The Project was making progress by the first reveal meeting on 3rd August 2021. The following projects had been identified and groups were formed to take them forward. Some fluidity began to emerge between group members and some inter project collaboration was forming.
Group 1: People & Technology [Robert, Ian, Hayley, Beth, Phil]
Othello – Magnifying Alexa [Robert, Ian, April, Hayley, Beth, Phil]
This project takes everyday technologies such as Alexa and looks as to how they can have both positive and negative impacts – benign / malevolence. A facsimile will be made with the device (probably the cylinder rather than the dot) magnified and made in clay. It may have ‘windows’ into the Alexa where the contents reflect the multifaceted impacts of engaging with technology. This artwork will be interactive, with Alexa providing different audio outputs – with all those in work in sound, music and words encouraged to give something for the magnified Alexa to broadcast. The magnified Alexa may be operated via a raspberry pi/Arduino/etc. (or perhaps an Alexa itself) with benign, positive and malign outcomes generated. Alexa’s outputs and the ‘contents’ may be diverse possibly reflecting broad issues including the imbalance of power seen in technology, the underpinning assumptions inherent within algorithms that reinforce behaviours and expectations; the manipulation of data for nefarious purposes; the links between big tech and government; impacts on news and journalism, etc. View of Alexa and this type of data as a Pandora’s Box.
Several projects emerged from this group. From Beth J. Ross we had the Long Pack which was based on the idea that the SMART speaker enters your home as a help but turns out to be a danger. Research looked at folk tales that might have a harmless intruder come into your home and become a danger. The Long Pack has elements of this and was told in 1723.
This is a Northumberland folktale from 1723. In summary, a wealthy family are spending the winter in London, leaving their country seat on the banks of the North Tyne, in the hands of their servant maid Alice and two men who took care of the cattle and outbuildings. One afternoon, Alice is spinning some yarn, when a handsome pedlar arrives at the door carrying a long and broad pack. The well-dressed pedlar asks to stay the night, but Alice refuses as her employer would not like it. But she agrees to keep the long pack for him in return for a beautiful shawl. She was curious about what was in the pack, and after much thinking went to see it. It moves and she rushes out to bring the cattlemen. The older of the two remains calm, and suggests she is seeing things. After much debate, about the pack and its contents, the younger, carrying a gun, sees it move and shoots at it. Blood and dying groans emanate from it. The pack is opened and, instead of finding the wares from Newcastle, a dead man is found, in one hand a cutlass to cut open the pack, four pistols and a whistle. A promise turned into a threat.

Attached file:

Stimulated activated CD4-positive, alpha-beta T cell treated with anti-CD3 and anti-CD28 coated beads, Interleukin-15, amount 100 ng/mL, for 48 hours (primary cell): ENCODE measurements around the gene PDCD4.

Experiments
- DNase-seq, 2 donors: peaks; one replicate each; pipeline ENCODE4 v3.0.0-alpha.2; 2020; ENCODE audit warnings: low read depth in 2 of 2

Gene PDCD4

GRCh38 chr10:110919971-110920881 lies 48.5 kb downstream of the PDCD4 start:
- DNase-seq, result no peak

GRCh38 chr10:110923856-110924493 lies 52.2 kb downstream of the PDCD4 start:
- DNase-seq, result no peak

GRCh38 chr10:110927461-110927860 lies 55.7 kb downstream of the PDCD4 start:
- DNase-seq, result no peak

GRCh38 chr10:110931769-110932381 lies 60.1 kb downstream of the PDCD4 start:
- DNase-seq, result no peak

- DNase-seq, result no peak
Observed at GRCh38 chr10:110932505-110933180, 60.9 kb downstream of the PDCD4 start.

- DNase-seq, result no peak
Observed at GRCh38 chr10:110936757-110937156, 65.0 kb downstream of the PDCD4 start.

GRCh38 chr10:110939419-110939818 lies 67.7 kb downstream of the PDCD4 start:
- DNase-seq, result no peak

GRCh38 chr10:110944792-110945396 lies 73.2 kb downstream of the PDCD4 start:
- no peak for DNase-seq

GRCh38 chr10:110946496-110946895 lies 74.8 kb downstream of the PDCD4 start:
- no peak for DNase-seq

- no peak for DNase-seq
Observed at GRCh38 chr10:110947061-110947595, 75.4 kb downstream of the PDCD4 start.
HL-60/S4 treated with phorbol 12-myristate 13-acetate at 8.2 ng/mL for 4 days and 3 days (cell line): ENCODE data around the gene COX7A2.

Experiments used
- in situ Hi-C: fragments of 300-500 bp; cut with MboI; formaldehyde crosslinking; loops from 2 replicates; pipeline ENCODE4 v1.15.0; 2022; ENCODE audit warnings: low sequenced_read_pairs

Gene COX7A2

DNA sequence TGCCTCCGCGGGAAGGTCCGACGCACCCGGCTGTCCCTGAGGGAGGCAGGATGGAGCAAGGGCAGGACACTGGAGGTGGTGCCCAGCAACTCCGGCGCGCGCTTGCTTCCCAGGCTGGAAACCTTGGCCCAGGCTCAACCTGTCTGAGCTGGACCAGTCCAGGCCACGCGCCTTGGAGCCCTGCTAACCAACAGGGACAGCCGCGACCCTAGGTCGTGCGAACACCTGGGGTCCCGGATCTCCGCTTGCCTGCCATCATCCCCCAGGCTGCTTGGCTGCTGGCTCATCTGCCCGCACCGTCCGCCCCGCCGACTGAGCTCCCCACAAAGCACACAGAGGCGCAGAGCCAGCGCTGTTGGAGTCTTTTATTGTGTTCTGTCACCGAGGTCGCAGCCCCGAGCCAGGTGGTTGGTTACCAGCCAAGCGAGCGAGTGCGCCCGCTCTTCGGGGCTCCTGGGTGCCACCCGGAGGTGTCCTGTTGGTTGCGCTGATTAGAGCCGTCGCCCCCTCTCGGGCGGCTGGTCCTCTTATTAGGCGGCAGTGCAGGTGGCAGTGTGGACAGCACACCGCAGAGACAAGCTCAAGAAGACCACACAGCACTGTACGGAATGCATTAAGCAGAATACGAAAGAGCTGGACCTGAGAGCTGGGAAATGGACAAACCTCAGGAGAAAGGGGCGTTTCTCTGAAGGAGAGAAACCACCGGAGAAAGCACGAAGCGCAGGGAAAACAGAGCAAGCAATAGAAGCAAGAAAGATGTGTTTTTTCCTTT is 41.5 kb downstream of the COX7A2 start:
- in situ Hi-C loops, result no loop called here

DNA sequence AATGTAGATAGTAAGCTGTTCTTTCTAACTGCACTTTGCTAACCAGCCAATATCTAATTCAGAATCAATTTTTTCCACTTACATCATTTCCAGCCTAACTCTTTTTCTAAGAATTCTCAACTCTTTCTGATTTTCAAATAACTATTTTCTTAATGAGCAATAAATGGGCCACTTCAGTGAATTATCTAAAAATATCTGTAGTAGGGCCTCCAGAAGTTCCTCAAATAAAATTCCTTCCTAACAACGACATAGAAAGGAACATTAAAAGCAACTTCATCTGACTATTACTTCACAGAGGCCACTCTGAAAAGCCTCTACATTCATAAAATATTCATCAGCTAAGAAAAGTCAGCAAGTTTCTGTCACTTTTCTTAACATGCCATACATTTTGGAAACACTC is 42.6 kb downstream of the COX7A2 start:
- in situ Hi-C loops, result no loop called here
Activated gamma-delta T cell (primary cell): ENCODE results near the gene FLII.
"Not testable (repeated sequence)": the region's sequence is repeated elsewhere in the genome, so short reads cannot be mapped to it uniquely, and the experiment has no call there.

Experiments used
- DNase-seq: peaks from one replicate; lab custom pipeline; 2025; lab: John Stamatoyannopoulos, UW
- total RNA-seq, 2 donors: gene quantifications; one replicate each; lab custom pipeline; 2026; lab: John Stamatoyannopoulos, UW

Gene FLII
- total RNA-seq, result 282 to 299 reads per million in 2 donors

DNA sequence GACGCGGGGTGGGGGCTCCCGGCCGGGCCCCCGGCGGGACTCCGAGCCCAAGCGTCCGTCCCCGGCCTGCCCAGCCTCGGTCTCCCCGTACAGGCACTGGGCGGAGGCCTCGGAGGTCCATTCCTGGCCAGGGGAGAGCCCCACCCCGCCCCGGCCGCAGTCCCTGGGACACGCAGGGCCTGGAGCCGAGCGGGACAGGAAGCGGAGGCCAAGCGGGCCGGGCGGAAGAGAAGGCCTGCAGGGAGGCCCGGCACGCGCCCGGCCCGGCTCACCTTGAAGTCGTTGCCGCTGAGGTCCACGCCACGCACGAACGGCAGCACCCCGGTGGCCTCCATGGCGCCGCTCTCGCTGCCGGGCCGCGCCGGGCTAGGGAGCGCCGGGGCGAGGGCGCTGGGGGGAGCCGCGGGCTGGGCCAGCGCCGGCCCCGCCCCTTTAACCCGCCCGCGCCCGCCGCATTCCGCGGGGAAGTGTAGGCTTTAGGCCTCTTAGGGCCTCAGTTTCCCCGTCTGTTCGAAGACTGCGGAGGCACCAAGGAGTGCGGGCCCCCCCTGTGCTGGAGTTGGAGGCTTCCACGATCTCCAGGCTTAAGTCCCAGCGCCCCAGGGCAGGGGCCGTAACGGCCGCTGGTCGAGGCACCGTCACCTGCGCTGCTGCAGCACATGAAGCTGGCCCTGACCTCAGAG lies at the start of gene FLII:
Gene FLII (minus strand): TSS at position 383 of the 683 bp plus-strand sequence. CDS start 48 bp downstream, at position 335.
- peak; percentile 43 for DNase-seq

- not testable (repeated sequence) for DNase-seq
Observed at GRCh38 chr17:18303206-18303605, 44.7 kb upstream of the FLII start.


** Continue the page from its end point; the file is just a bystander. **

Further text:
This painting was made by combining cobalt pigment (which is an element used in smart speakers), with holy water (which was used for protection) and egg tempera. This was poured and rubbed into a vintage bed sheet, dissected into eight pieces and reformed to make the shape of the long pack.
In looking into protections and folklore, research was found on apotropaic marks from the 17th and 18th century. These witch marks were scratched and carved in buildings. The second piece is a series of 24 monoprints using the names of smart speakers from around the world with accompanying witches marks
Work in progress – the Witches Marks – Beth J Ross
In the 17th and 18th century, to protect from witches and intruders, people would carve and scratch apotropaic (protective) marks into stone and wood lintels, fireplaces, walls and windows. These have become known as witches marks.
We call their names to summon their presence into our homes. In different countries they are known by different names; Alexa, Bixby, Sammy, Cortana, Siri, Alice, Oleg, Marusya, Xiao Ai, Echo, Ziggy and Josh.
These monoprints record the name of a ‘smart’ speaker and a witches mark that could be used to protect one against it.
A sample of the Witches Marks – Beth J Ross
The second project responding to the Othello inspiration resulted in a number of ceramic pieces by Robert Campbell. The exhibition ‘SLEEPERS’ was a collaboration between four artists and resulted in a number of contextual settings.
Described as ‘benign friend or malevolent intruder, a sleeper agent is a spy who is placed in a target country or organization not to undertake an immediate mission but to act as a potential asset if activated. This common use in fiction is directly related to and results from repeated instances of real-life “sleeper agents” participating in spying, espionage, sedition, treason, and assassinations.
SLEEPERS, as an installation illustrates the potential for all of us to become complacent about the technology we use at home by creating scenes of every-day life and introducing an “Alexa” which may be helpful and benign, or maybe malevolent. The WFH laptop is playing a short series of slides of some of the research and ideas behind the work. As a backing track to these scenes there is a selection of poems and music reflecting on the issues raised.
In keeping with the Cyber Eyes Wide Open Cyberfest / FUSE theme the work is a collaboration between artists and security industry professionals. Uniquely Robert is both. The ceramic “Alexa” have been designed and created by Robert, Ian has written and performed the spoken word that was heard and April and Beth have informed the ideas and the written words.
Insert the nice image of Alexa the friendly elephant in the room
Security Consultant Ecommnet Technologies Ltd.
Ceramic Artist – www.firedclay.uk
|Ian Horn||Poet and Author|
|Beth J Ross||Author|
|Phil Jackman||Guerrilla Working|